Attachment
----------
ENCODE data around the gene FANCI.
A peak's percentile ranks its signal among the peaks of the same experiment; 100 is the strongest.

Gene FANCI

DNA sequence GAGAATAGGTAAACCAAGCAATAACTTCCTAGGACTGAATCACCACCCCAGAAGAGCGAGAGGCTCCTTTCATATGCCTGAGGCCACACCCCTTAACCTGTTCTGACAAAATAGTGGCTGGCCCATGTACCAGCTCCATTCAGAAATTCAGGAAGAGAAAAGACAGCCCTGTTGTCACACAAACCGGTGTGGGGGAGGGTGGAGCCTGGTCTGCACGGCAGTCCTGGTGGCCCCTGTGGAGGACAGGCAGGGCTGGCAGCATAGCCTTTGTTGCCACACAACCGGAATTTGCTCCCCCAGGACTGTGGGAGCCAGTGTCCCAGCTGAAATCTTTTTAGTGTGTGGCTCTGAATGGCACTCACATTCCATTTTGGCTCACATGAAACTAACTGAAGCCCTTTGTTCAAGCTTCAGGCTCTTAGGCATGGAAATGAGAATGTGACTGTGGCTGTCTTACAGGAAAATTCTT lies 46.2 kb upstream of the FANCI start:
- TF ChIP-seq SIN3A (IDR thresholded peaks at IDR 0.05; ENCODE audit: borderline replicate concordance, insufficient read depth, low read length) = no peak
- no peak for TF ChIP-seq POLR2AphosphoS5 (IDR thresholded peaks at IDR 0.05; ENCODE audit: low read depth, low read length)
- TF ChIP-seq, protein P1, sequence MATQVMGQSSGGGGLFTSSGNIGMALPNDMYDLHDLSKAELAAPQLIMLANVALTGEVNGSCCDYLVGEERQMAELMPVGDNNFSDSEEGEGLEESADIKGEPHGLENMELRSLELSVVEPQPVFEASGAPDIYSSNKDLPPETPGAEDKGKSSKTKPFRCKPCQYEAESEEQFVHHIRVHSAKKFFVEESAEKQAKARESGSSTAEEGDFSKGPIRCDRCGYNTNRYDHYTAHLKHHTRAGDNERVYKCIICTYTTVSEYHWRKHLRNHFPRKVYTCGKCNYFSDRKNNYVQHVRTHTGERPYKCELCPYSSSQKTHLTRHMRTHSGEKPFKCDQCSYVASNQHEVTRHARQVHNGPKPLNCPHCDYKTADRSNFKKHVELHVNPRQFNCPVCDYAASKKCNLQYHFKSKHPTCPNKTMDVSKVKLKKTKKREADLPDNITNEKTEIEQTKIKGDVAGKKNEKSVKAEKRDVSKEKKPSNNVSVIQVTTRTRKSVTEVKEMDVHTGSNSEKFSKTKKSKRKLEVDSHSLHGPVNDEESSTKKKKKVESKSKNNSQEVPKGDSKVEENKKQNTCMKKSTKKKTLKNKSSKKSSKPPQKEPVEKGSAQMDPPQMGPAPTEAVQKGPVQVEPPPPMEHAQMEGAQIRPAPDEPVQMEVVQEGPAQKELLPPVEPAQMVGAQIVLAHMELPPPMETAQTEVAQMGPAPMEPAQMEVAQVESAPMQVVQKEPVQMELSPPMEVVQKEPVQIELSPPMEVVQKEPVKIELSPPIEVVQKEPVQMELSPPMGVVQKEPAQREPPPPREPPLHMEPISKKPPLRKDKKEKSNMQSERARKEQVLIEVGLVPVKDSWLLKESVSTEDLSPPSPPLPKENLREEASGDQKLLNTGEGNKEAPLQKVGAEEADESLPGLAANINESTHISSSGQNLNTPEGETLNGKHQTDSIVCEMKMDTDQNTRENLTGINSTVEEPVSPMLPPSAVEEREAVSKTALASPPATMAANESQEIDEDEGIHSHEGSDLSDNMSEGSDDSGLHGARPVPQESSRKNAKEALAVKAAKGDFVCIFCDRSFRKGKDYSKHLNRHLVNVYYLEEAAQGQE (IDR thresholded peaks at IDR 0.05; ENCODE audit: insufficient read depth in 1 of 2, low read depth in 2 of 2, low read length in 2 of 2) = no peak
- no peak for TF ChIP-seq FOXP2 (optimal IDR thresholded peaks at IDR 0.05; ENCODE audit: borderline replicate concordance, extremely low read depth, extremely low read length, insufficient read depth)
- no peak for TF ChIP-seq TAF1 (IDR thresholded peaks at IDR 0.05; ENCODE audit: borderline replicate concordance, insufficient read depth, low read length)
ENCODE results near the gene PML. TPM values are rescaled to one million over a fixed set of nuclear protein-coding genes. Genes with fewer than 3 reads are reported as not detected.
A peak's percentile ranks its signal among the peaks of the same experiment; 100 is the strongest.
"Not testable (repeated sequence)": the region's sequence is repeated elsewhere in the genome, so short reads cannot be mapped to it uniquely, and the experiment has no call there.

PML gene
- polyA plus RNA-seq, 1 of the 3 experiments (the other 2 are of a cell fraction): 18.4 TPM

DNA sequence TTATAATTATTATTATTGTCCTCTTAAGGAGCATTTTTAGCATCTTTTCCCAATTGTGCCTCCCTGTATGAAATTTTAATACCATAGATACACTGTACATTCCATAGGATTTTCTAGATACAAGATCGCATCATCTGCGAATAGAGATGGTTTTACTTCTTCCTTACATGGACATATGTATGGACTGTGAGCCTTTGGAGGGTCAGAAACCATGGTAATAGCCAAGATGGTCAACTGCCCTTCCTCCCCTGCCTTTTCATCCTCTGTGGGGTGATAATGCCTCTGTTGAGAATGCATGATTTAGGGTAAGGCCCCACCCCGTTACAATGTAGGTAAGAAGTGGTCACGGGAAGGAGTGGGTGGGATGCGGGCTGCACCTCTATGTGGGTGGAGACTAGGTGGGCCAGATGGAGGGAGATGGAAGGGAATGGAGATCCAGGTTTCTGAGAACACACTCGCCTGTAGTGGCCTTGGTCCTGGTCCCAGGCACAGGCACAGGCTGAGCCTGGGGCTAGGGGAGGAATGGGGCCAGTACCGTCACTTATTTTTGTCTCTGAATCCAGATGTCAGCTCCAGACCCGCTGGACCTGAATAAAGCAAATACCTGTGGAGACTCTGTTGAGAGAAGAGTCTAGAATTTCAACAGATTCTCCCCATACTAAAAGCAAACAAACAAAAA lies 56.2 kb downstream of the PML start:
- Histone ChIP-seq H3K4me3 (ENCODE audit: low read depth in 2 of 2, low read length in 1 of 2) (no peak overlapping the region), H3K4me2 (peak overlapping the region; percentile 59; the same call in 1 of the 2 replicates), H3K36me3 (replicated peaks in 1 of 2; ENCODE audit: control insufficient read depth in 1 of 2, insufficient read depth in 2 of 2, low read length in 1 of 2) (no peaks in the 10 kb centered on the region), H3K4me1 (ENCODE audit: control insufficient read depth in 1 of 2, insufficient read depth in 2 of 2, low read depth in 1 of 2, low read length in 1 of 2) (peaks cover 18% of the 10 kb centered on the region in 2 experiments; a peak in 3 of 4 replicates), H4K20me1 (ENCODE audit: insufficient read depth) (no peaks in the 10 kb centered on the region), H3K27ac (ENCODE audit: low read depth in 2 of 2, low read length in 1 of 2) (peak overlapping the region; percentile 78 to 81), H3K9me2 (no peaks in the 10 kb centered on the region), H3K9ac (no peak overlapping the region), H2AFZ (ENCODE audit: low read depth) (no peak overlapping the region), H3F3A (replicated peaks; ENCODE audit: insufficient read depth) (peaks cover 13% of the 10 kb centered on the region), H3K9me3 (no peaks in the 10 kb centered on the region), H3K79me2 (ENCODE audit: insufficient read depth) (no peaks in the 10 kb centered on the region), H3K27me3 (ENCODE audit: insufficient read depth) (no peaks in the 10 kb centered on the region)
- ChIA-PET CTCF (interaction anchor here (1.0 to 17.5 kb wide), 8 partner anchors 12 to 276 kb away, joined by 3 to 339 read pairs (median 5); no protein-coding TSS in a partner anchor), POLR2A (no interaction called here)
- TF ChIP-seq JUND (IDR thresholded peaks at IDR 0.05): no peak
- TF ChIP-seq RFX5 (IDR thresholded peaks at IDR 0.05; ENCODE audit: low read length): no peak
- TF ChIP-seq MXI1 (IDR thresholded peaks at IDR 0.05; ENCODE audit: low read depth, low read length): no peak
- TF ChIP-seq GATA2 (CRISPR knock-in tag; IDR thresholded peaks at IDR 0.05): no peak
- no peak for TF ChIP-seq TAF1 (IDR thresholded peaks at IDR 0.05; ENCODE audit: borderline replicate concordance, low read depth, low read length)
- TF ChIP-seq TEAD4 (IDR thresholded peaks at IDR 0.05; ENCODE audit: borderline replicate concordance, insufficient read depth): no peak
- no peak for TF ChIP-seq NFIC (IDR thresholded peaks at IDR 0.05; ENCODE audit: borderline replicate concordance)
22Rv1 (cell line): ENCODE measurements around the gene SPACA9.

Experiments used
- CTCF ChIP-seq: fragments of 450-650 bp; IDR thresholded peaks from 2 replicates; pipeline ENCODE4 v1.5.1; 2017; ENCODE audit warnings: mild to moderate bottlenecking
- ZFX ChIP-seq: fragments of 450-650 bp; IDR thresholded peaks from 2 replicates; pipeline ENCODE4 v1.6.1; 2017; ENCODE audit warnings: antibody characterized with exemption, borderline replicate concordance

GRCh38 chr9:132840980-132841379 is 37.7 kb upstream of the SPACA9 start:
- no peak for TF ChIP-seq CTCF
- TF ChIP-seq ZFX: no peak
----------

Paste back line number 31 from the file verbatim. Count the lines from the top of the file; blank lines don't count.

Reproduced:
- TF ChIP-seq ZFX: no peak